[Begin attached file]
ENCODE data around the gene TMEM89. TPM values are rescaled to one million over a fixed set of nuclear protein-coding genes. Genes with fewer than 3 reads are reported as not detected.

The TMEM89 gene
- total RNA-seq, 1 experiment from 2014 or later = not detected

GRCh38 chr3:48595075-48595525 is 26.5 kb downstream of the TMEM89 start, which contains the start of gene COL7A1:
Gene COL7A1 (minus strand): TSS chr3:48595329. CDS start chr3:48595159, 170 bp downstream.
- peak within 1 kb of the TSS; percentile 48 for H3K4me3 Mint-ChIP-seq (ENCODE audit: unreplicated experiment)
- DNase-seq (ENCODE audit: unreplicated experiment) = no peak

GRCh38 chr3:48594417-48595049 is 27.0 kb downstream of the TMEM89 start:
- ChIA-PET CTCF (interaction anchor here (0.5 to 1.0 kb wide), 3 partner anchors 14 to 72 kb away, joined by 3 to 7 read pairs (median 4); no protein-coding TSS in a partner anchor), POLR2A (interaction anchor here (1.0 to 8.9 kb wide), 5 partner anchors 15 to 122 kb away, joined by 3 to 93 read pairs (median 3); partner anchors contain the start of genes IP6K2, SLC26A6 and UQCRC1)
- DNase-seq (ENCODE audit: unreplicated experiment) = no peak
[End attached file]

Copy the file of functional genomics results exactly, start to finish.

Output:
ENCODE data around the gene TMEM89. TPM values are rescaled to one million over a fixed set of nuclear protein-coding genes. Genes with fewer than 3 reads are reported as not detected.

The TMEM89 gene
- total RNA-seq, 1 experiment from 2014 or later = not detected

GRCh38 chr3:48595075-48595525 is 26.5 kb downstream of the TMEM89 start, which contains the start of gene COL7A1:
Gene COL7A1 (minus strand): TSS chr3:48595329. CDS start chr3:48595159, 170 bp downstream.
- peak within 1 kb of the TSS; percentile 48 for H3K4me3 Mint-ChIP-seq (ENCODE audit: unreplicated experiment)
- DNase-seq (ENCODE audit: unreplicated experiment) = no peak

GRCh38 chr3:48594417-48595049 is 27.0 kb downstream of the TMEM89 start:
- ChIA-PET CTCF (interaction anchor here (0.5 to 1.0 kb wide), 3 partner anchors 14 to 72 kb away, joined by 3 to 7 read pairs (median 4); no protein-coding TSS in a partner anchor), POLR2A (interaction anchor here (1.0 to 8.9 kb wide), 5 partner anchors 15 to 122 kb away, joined by 3 to 93 read pairs (median 3); partner anchors contain the start of genes IP6K2, SLC26A6 and UQCRC1)
- DNase-seq (ENCODE audit: unreplicated experiment) = no peak